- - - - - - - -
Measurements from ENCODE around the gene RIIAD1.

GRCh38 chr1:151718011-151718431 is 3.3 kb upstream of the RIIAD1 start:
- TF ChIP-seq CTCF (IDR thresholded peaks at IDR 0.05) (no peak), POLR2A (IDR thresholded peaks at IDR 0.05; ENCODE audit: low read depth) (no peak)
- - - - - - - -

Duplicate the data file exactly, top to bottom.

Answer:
Measurements from ENCODE around the gene RIIAD1.

GRCh38 chr1:151718011-151718431 is 3.3 kb upstream of the RIIAD1 start:
- TF ChIP-seq CTCF (IDR thresholded peaks at IDR 0.05) (no peak), POLR2A (IDR thresholded peaks at IDR 0.05; ENCODE audit: low read depth) (no peak)